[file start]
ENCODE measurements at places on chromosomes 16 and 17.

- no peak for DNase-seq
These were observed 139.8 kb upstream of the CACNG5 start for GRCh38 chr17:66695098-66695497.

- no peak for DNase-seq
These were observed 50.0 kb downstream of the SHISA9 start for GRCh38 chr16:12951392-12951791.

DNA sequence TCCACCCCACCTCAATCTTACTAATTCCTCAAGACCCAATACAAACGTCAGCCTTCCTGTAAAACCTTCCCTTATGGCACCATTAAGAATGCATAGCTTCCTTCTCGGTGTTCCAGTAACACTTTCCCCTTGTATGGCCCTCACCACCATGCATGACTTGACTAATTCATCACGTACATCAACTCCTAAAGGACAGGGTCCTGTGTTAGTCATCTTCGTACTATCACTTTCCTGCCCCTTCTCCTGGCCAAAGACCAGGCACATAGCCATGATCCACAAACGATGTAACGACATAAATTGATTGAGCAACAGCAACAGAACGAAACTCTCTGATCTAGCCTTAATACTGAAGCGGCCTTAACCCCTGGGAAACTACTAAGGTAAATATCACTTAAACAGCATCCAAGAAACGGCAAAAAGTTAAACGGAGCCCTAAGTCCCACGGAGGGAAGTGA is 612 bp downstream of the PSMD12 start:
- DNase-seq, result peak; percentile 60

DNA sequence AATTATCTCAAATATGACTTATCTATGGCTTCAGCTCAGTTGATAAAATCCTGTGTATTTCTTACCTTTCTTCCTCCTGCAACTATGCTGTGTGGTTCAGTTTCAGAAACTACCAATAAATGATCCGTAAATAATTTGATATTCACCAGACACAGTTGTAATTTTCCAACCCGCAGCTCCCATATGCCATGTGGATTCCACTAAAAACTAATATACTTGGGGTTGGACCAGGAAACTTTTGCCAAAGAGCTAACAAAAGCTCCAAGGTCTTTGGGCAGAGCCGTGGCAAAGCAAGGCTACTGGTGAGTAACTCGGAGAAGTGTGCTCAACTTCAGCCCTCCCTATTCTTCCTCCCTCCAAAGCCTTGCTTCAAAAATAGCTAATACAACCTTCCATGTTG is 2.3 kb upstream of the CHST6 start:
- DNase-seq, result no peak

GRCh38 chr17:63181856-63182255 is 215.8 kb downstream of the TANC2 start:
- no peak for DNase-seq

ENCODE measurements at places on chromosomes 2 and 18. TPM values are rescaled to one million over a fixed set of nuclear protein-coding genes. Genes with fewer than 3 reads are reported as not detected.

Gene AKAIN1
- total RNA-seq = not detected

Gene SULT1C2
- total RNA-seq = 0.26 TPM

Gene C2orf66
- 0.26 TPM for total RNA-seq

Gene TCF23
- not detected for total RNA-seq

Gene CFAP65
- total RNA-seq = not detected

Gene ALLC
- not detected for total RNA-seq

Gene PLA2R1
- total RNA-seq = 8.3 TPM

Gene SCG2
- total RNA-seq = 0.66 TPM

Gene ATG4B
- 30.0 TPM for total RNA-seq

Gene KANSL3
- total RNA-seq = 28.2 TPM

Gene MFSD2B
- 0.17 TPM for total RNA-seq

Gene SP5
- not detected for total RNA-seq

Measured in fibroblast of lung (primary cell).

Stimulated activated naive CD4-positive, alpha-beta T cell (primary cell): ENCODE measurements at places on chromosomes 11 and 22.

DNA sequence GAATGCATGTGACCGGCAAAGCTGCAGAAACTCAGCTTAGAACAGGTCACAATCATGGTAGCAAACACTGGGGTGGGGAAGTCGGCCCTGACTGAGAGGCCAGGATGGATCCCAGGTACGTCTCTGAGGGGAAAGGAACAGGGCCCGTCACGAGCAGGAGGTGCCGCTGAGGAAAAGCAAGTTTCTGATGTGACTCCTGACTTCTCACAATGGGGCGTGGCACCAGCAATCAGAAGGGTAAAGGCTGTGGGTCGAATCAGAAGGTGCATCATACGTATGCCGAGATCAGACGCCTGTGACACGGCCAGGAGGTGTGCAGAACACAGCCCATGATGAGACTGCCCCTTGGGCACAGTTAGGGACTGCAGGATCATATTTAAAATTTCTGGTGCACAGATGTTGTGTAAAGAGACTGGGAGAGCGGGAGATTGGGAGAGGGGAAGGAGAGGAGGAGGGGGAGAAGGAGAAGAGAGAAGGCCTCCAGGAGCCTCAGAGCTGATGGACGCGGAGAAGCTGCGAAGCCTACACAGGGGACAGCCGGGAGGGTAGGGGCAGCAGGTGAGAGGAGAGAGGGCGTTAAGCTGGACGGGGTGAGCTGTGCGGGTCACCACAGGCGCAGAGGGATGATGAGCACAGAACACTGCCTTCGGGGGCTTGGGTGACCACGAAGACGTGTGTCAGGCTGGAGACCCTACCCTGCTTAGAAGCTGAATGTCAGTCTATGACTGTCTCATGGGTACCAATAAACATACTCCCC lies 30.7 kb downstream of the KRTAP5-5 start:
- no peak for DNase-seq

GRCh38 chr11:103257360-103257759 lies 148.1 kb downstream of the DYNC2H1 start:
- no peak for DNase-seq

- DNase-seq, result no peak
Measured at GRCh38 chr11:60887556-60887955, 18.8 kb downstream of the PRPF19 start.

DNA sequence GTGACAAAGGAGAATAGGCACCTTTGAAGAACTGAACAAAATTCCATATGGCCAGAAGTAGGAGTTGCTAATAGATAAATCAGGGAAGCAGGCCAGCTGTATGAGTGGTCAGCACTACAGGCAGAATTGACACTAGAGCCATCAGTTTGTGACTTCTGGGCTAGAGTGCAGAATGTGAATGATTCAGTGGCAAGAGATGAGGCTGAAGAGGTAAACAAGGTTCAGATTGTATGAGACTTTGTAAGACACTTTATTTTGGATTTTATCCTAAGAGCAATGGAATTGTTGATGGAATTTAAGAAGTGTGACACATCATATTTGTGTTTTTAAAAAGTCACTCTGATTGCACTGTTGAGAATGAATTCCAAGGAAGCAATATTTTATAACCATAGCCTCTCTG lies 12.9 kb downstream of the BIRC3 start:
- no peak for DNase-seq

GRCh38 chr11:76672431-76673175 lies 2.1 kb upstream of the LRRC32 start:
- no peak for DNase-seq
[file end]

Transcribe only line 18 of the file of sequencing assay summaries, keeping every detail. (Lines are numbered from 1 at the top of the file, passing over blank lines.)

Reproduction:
- 0.26 TPM for total RNA-seq